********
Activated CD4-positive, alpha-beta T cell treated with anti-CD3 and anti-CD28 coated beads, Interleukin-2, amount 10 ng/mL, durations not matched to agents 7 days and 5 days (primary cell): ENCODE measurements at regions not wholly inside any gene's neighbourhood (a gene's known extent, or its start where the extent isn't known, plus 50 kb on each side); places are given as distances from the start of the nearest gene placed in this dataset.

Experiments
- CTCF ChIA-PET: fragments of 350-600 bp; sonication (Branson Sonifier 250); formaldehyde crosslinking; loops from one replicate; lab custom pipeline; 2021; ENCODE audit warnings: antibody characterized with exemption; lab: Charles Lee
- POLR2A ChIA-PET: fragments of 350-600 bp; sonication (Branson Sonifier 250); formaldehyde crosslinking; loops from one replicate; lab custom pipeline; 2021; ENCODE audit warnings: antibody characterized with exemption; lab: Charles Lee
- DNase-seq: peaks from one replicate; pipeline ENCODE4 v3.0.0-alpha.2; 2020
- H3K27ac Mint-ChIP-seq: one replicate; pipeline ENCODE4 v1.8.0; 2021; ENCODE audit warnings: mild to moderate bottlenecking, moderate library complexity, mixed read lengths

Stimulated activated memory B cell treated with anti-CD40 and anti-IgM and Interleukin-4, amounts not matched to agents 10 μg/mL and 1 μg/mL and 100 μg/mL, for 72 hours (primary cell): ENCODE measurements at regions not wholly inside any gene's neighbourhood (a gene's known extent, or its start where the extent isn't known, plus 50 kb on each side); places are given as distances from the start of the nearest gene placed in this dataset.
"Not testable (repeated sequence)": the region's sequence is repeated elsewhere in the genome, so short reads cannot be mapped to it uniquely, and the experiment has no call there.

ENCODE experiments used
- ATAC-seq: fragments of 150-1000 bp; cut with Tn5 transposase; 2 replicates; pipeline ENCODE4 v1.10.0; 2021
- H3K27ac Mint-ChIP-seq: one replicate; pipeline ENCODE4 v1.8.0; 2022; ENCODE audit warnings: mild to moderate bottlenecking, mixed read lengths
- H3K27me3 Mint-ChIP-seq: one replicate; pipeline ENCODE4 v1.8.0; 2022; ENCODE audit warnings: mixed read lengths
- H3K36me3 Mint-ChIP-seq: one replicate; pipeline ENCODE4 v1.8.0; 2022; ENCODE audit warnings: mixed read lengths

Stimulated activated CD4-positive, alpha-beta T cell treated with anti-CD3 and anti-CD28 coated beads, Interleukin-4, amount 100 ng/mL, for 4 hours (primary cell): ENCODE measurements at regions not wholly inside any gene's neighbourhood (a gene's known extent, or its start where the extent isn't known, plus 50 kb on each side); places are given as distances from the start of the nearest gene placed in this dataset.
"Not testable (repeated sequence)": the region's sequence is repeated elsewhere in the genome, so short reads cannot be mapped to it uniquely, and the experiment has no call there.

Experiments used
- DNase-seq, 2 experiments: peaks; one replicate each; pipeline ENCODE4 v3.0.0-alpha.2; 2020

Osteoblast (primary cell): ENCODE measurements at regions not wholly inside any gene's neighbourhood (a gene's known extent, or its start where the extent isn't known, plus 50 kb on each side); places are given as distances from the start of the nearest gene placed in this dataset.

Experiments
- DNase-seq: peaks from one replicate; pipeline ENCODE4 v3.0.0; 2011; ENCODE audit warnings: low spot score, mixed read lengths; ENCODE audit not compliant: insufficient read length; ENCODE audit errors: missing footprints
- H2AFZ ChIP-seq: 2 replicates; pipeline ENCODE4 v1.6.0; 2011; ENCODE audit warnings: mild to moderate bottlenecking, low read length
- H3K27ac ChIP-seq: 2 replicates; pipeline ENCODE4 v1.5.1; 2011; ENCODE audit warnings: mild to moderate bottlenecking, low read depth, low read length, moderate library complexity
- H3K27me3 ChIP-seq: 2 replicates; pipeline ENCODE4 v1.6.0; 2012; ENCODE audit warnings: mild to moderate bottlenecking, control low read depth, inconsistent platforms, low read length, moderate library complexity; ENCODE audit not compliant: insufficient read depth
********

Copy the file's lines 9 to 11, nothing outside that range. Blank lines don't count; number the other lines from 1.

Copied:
ENCODE experiments used
- ATAC-seq: fragments of 150-1000 bp; cut with Tn5 transposase; 2 replicates; pipeline ENCODE4 v1.10.0; 2021
- H3K27ac Mint-ChIP-seq: one replicate; pipeline ENCODE4 v1.8.0; 2022; ENCODE audit warnings: mild to moderate bottlenecking, mixed read lengths